To label the sonic nightmare that Brian Reitzell has cooked up for television’s most lethally elegant doctor-gourmand as “music” is way to simple a way of defining the wildly experimental stew of sound design and occasional shards of melody that infuse a show that by rights shouldn’t be anywhere near network television, especially scoring that could lead to seizures in more tender viewers foolish enough to tune in. But the psychological incisiveness with which Reitzell conveys the sound of insanity is like nothing else that’s ever been done within the psycho-killer genre, be it on the big or small screens. Taking a cue from the truly terrifying, razor nail-on-blackboard vampire score he created for HANNIBAL producer-director David Slade on 30 DAYS OF NIGHT, Slade has gone for an experimental, constantly transforming sound collage of twisted metal, hammering percussion and unnerving ensemble playing – chilling sustains, come-from-nowhere percussion, swinging, hypnosis-inducing gestures and mutated brass the equivalent of being trapped inside a pitch-black hell of a psychopath’s mind.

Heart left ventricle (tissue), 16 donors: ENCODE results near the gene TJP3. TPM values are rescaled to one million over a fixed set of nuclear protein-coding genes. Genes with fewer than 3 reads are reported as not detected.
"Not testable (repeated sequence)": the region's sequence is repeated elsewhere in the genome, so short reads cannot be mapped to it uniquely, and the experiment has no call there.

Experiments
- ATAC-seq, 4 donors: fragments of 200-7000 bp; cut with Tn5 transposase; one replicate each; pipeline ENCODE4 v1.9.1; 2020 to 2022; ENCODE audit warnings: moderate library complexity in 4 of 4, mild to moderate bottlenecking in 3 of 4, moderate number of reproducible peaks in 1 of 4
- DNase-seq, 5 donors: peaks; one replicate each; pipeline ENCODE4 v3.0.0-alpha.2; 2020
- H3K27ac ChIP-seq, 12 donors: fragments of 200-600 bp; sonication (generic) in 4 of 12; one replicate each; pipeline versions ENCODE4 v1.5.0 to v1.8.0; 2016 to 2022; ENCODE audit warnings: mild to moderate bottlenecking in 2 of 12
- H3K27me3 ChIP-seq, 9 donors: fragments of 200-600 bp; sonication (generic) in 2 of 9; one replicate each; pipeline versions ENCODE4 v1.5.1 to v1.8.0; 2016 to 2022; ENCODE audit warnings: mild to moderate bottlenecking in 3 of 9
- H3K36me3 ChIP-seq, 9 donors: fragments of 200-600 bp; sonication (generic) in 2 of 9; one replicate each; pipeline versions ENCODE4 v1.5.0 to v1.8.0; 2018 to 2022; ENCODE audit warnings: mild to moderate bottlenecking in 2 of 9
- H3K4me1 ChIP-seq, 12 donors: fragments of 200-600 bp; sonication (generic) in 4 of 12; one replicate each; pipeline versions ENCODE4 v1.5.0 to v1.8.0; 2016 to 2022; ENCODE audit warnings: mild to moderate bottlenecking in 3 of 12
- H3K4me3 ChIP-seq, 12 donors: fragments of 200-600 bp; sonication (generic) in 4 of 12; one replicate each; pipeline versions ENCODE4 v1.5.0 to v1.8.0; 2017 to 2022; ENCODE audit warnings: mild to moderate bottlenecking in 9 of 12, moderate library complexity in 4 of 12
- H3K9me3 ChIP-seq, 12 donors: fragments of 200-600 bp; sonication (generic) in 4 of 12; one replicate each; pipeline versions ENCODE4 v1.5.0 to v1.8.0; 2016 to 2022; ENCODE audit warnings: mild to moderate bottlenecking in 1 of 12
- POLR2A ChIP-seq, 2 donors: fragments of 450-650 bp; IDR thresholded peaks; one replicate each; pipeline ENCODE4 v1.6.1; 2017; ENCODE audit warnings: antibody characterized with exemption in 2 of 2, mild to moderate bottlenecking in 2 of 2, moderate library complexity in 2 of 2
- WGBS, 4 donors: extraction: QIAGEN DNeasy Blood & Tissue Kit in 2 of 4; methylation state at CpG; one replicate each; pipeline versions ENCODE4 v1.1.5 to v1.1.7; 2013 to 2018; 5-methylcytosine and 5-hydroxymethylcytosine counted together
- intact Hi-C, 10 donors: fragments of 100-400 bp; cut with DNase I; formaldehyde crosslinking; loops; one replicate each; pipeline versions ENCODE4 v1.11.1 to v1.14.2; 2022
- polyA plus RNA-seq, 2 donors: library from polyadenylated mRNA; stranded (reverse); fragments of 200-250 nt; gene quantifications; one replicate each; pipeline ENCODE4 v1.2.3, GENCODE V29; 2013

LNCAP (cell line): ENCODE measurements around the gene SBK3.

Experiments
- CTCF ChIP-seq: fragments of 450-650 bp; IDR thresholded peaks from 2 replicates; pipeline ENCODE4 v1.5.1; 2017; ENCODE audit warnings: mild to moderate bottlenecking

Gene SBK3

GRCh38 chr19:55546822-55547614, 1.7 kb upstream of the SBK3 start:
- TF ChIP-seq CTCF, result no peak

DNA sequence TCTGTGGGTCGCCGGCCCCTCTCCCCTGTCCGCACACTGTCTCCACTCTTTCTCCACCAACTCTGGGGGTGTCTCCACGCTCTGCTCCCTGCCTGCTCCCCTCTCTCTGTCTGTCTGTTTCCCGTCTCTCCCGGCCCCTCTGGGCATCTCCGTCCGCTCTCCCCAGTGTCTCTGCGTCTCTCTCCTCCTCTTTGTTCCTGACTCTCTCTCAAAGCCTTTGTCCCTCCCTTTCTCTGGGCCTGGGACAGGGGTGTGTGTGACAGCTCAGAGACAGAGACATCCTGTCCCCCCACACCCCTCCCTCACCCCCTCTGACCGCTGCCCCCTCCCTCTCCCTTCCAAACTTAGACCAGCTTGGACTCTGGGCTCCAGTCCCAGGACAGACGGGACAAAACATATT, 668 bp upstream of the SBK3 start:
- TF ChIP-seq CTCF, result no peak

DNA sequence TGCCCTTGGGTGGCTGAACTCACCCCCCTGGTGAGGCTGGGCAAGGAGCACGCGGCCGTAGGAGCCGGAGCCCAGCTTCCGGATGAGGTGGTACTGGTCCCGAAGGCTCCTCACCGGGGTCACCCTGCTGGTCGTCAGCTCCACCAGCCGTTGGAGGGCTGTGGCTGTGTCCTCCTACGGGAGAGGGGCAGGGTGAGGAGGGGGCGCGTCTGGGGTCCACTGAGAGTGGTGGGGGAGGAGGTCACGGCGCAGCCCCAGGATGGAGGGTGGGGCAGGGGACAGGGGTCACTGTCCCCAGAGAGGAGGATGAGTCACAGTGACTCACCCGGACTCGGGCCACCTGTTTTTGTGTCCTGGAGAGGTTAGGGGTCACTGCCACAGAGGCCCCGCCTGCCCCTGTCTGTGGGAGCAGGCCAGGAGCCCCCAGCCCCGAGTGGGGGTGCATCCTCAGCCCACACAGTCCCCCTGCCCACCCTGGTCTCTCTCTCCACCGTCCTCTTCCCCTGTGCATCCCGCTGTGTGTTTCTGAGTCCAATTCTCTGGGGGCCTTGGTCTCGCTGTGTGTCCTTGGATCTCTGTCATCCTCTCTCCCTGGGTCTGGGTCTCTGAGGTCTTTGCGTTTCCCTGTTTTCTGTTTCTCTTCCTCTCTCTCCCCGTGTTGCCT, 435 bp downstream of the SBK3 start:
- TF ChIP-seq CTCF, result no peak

Yet there’s a method to Reitzell’s madness, as HANNIBAL‘s impressionism is balanced with something resembling melody, mournful strings the cost of a profiler hero submerging himself in a dark parade of horrors, with Reitzell embodying the “killer of the week,” from the buzzing of bees to the playing of vocal chord violin strings, with the cannibal’s love of classical music similarly perverted amidst the morass. Reitzell’s been relentlessly scoring HANNIBAL over two seasons (with a third thankfully to come for us masochists), giving Lakeshore more than twenty hours of madness to create a four volume set that slices two seasons of “music” between them. Reitzell has done an exceptionally smart job of assembling the material, just allowing enough remotely conventional cuts among its elongated suites to serve as filler between the way more impressionistic stuff. With “Hannibal’s” first course offering a French set meal, Reitzell goes for a mocking jazz tone at its most inventive points. For “Hannibal’s” second, Japanese-themed meal, the composer noticeably scores in a Toru Takemitsu vein with cacophonic percussion, brass and piano amidst God knows what. They’re the savage contrast to lonely passages for piano and the Theremin, an electronic airwave instrument that’s been used many times to connote craziness, but never like this. Yet it’s absolute, eerie beauty that ends this collection with the chiming acoustical effects of “Bloodfest” for a second season climax so gory it’s amazing anyone will be sticking around for thirds besides the good doctor. It’s in this cue’s melodically rhythmic minimalism that Reitzell creates his most impressive serving of all, hearing one major character evisceration after another as a whispered, poetically elegant work of art. Ultimately for all of the horror he’s created, Reitzell knows he’s playing a character above his own carnage in his soundscape’s brilliant insanity – one well worth immersing oneself in for the four plus hours of hypnotically immersive goo and pure anti-matter music ingenuity.
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